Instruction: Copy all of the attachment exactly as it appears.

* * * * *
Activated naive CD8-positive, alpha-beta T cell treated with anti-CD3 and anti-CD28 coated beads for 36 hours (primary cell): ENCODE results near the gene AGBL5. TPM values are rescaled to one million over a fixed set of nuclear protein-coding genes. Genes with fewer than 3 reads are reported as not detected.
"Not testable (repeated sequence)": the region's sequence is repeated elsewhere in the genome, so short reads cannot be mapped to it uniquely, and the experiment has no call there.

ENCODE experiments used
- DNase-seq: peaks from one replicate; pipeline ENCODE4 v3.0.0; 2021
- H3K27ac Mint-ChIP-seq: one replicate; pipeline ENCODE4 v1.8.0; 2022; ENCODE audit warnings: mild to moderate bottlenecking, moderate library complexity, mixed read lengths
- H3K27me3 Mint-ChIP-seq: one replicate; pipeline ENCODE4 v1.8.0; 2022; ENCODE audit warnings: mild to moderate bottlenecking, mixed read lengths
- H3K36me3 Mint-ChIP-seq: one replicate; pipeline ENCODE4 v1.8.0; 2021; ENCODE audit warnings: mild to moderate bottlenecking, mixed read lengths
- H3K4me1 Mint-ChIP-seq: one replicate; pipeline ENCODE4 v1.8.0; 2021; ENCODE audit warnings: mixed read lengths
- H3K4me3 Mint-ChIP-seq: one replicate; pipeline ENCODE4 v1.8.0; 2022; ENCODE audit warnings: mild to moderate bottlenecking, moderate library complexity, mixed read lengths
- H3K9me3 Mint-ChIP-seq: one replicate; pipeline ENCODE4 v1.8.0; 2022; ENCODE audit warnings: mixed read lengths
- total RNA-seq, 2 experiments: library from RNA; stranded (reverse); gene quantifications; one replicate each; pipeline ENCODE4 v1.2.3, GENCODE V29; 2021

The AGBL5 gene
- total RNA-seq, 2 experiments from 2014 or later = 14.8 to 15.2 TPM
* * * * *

Activated naive CD8-positive, alpha-beta T cell treated with anti-CD3 and anti-CD28 coated beads for 36 hours (primary cell): ENCODE results near the gene AGBL5. TPM values are rescaled to one million over a fixed set of nuclear protein-coding genes. Genes with fewer than 3 reads are reported as not detected.
"Not testable (repeated sequence)": the region's sequence is repeated elsewhere in the genome, so short reads cannot be mapped to it uniquely, and the experiment has no call there.

ENCODE experiments used
- DNase-seq: peaks from one replicate; pipeline ENCODE4 v3.0.0; 2021
- H3K27ac Mint-ChIP-seq: one replicate; pipeline ENCODE4 v1.8.0; 2022; ENCODE audit warnings: mild to moderate bottlenecking, moderate library complexity, mixed read lengths
- H3K27me3 Mint-ChIP-seq: one replicate; pipeline ENCODE4 v1.8.0; 2022; ENCODE audit warnings: mild to moderate bottlenecking, mixed read lengths
- H3K36me3 Mint-ChIP-seq: one replicate; pipeline ENCODE4 v1.8.0; 2021; ENCODE audit warnings: mild to moderate bottlenecking, mixed read lengths
- H3K4me1 Mint-ChIP-seq: one replicate; pipeline ENCODE4 v1.8.0; 2021; ENCODE audit warnings: mixed read lengths
- H3K4me3 Mint-ChIP-seq: one replicate; pipeline ENCODE4 v1.8.0; 2022; ENCODE audit warnings: mild to moderate bottlenecking, moderate library complexity, mixed read lengths
- H3K9me3 Mint-ChIP-seq: one replicate; pipeline ENCODE4 v1.8.0; 2022; ENCODE audit warnings: mixed read lengths
- total RNA-seq, 2 experiments: library from RNA; stranded (reverse); gene quantifications; one replicate each; pipeline ENCODE4 v1.2.3, GENCODE V29; 2021

The AGBL5 gene
- total RNA-seq, 2 experiments from 2014 or later = 14.8 to 15.2 TPM